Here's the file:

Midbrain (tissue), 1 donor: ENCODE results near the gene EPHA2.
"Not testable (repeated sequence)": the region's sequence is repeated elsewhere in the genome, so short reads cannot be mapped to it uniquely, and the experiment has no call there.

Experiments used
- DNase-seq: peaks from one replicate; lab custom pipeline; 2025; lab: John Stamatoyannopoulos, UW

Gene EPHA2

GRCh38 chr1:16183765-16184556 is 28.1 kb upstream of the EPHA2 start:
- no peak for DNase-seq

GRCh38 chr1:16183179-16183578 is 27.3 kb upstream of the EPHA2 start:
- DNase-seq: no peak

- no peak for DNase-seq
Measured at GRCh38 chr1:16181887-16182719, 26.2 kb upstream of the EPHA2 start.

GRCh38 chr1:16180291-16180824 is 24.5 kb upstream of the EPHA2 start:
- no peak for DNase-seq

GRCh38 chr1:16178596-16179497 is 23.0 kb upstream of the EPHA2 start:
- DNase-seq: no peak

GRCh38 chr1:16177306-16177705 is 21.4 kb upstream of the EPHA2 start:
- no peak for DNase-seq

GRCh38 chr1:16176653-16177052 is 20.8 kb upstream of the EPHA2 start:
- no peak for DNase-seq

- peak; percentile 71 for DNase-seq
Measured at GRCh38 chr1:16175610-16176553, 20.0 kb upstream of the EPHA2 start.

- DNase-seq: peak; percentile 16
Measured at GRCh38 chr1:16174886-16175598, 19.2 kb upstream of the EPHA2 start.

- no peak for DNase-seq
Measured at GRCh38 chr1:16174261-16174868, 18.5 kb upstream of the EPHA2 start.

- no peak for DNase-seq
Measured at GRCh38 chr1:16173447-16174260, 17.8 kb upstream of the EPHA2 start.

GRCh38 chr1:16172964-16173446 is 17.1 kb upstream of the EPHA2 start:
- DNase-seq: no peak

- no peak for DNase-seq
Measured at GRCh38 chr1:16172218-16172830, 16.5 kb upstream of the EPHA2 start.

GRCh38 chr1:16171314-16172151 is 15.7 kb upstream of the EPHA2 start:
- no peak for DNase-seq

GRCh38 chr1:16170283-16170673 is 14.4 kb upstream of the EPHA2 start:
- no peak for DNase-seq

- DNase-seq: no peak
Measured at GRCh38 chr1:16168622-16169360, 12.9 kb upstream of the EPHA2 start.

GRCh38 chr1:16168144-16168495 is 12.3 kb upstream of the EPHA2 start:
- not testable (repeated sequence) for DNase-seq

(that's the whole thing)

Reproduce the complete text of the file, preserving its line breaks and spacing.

Midbrain (tissue), 1 donor: ENCODE results near the gene EPHA2.
"Not testable (repeated sequence)": the region's sequence is repeated elsewhere in the genome, so short reads cannot be mapped to it uniquely, and the experiment has no call there.

Experiments used
- DNase-seq: peaks from one replicate; lab custom pipeline; 2025; lab: John Stamatoyannopoulos, UW

Gene EPHA2

GRCh38 chr1:16183765-16184556 is 28.1 kb upstream of the EPHA2 start:
- no peak for DNase-seq

GRCh38 chr1:16183179-16183578 is 27.3 kb upstream of the EPHA2 start:
- DNase-seq: no peak

- no peak for DNase-seq
Measured at GRCh38 chr1:16181887-16182719, 26.2 kb upstream of the EPHA2 start.

GRCh38 chr1:16180291-16180824 is 24.5 kb upstream of the EPHA2 start:
- no peak for DNase-seq

GRCh38 chr1:16178596-16179497 is 23.0 kb upstream of the EPHA2 start:
- DNase-seq: no peak

GRCh38 chr1:16177306-16177705 is 21.4 kb upstream of the EPHA2 start:
- no peak for DNase-seq

GRCh38 chr1:16176653-16177052 is 20.8 kb upstream of the EPHA2 start:
- no peak for DNase-seq

- peak; percentile 71 for DNase-seq
Measured at GRCh38 chr1:16175610-16176553, 20.0 kb upstream of the EPHA2 start.

- DNase-seq: peak; percentile 16
Measured at GRCh38 chr1:16174886-16175598, 19.2 kb upstream of the EPHA2 start.

- no peak for DNase-seq
Measured at GRCh38 chr1:16174261-16174868, 18.5 kb upstream of the EPHA2 start.

- no peak for DNase-seq
Measured at GRCh38 chr1:16173447-16174260, 17.8 kb upstream of the EPHA2 start.

GRCh38 chr1:16172964-16173446 is 17.1 kb upstream of the EPHA2 start:
- DNase-seq: no peak

- no peak for DNase-seq
Measured at GRCh38 chr1:16172218-16172830, 16.5 kb upstream of the EPHA2 start.

GRCh38 chr1:16171314-16172151 is 15.7 kb upstream of the EPHA2 start:
- no peak for DNase-seq

GRCh38 chr1:16170283-16170673 is 14.4 kb upstream of the EPHA2 start:
- no peak for DNase-seq

- DNase-seq: no peak
Measured at GRCh38 chr1:16168622-16169360, 12.9 kb upstream of the EPHA2 start.

GRCh38 chr1:16168144-16168495 is 12.3 kb upstream of the EPHA2 start:
- not testable (repeated sequence) for DNase-seq